Experts: Workforce investment today saves dollars tomorrow

By growing organic agency capabilities, agencies will have options in the future to use contractors or apply federal employees' skill to acquisition and oversight.

Agency officials must invest in their workforce, even in these times of shriveling budgets, to ultimately save money down the road, said several federal procurement experts at a Congressional committee hearing.

An organic government employee base with adequate skills is the alternative to over-reliance on contractors, and could be the key to reducing fraud and waste in contingency operations, the members of the Commission on Wartime Contracting in Iraq and Afghanistan told the House Oversight and Government Reform Committee on Oct. 4. But it requires investment now, despite tight budgets.


Related coverage:

Procurement shops to become more automated

DOD tripped up by low staffing, poor planning


“There has to be some spending to save money,” said Dov Zakheim, a commissioner and former Defense Department comptroller and chief financial officer.

In the same vein, Rep. Gerry Connolly (D-Va.), a member of the House committee, said the government could have saved the at least a portion of the money wasted because of poor contracting in the decade-old contingency operations in Iraq and Afghanistan.

The Government Accountability Office too blames DOD’s lack of planning for workforce shortfalls—including the number of employees at the Defense Contract Audit Agency—along with contractor accounting problems. The two problems are costing DOD money due to delayed audits of the contractors’ incurred costs.

Zakheim told the House committee that DCAA needs auditors, and without them, the government is bearing the cost of delayed audits and contracts that are not properly closed.

"If you don't have auditors, you don't have audits. It's as simple as that," he said.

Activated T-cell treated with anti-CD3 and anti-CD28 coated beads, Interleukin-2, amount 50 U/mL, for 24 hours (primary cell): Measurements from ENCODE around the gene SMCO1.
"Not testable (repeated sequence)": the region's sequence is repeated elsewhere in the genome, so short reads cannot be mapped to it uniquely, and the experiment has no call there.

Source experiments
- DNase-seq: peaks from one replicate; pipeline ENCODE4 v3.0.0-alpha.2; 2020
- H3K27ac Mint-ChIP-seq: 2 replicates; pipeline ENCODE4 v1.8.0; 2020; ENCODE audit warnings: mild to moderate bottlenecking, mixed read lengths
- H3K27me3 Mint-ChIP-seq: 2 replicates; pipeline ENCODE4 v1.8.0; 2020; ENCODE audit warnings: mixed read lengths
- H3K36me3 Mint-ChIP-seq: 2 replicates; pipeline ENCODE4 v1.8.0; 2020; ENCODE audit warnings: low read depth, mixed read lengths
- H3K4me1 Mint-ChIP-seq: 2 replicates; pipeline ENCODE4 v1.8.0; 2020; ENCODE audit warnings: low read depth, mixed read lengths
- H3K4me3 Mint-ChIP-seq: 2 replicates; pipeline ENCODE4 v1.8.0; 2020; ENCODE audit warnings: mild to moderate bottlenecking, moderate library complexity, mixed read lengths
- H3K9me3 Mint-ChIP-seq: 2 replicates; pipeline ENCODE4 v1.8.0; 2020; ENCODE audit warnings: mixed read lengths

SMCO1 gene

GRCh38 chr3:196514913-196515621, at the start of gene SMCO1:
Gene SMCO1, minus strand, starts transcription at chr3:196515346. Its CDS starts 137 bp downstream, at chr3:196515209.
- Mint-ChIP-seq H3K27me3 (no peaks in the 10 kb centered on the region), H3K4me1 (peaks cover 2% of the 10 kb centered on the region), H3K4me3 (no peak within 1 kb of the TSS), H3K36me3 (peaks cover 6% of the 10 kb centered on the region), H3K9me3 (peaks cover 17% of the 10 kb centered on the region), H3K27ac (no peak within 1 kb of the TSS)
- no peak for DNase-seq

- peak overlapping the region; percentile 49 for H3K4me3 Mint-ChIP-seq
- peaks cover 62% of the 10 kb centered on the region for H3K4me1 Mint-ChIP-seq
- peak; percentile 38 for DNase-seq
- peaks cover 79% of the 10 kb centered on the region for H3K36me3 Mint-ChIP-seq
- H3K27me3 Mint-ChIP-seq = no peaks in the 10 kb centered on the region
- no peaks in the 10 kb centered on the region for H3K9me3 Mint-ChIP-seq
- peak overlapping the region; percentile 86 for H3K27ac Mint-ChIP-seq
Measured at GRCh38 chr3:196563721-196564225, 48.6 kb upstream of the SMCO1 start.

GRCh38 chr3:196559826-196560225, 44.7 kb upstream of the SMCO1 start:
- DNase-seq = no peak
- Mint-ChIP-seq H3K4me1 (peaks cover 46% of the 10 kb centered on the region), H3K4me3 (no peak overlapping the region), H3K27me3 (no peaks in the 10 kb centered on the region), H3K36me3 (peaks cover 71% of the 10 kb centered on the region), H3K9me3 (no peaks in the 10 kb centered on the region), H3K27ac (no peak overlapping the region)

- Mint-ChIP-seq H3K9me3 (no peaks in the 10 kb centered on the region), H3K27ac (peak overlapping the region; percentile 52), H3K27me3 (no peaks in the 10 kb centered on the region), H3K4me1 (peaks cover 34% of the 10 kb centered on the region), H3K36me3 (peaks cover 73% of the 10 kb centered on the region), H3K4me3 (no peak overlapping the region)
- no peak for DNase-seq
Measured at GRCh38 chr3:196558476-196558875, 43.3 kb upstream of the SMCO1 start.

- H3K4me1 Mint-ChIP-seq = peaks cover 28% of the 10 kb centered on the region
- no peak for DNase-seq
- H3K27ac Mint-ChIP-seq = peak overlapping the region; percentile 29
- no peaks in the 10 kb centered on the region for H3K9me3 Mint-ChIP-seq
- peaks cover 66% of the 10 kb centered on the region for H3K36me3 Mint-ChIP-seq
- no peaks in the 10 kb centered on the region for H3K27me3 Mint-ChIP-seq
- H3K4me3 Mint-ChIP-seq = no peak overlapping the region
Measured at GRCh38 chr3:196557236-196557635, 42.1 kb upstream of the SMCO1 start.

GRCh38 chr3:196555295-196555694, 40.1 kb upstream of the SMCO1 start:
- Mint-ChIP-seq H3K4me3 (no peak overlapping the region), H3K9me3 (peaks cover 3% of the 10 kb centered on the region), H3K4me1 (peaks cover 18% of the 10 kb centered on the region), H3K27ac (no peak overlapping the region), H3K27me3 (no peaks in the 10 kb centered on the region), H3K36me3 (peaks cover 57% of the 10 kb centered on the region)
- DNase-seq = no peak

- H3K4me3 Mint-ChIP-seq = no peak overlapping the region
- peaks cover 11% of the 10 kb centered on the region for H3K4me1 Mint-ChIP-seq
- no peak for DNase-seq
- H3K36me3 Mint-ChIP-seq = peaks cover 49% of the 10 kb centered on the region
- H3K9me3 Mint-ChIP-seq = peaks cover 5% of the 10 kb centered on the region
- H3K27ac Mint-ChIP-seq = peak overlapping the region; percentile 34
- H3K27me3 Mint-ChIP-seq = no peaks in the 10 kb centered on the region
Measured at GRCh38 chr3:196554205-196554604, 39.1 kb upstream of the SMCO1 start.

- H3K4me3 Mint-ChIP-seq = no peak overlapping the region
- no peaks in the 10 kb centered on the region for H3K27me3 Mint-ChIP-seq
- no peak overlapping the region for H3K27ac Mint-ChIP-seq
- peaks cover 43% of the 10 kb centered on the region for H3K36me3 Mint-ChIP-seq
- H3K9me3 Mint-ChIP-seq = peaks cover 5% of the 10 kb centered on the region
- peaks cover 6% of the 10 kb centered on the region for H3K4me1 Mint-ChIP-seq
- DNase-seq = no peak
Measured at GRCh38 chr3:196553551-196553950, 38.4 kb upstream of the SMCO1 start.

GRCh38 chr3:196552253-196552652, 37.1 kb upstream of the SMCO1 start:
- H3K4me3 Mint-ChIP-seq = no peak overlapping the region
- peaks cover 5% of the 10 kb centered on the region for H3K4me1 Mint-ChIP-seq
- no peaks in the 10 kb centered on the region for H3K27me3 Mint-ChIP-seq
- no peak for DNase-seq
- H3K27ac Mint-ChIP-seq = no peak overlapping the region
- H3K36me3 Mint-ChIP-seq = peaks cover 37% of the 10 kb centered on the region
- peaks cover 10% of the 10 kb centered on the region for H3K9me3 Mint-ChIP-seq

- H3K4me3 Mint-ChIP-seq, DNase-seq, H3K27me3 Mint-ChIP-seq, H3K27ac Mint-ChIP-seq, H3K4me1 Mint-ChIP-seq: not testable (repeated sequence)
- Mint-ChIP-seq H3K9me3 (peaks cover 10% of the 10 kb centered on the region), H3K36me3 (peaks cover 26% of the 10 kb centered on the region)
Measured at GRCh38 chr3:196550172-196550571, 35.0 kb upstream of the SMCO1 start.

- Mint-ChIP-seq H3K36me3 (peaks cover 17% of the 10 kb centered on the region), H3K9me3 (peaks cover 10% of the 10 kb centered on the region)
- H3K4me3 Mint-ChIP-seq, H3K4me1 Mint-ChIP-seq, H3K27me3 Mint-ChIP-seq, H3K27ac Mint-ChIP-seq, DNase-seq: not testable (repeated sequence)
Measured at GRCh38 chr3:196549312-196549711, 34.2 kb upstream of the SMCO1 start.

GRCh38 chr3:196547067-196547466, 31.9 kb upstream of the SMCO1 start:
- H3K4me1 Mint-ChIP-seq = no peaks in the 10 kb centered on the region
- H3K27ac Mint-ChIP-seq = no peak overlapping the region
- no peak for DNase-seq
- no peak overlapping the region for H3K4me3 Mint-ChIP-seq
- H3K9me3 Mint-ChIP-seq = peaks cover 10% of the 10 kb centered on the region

However, procurement experts say officials opt to cut training and other resource investments in the workforce during tough financial times. Some agencies have already halted hiring new workers to survive these times, just as senior Obama administration officials say the acquisition workforce is in dire need of some support troops. A new policy from the Office of Federal Procurement Policy tells agencies to improve their in-house skills to do work that is suited for government workers.

“I’d like to think the acquisition workforce will be better trained and that the role of acquisition professionals will evolve to that of a business adviser, rather than a buyer,” said Larry Allen, president of Allen Federal Business Partners. “We’ve been saying that, though, for at least a dozen years now.”

But the budget crisis hopefully will make federal officials think of savings further out, rather than immediately, if they allocate resources to their employees, said Katherine Schinasi, commissioner and former GAO managing director for acquisition and sourcing management.

“It’s a perfect time to make an investment,” since the dividend pays off in the end with savings, she said.

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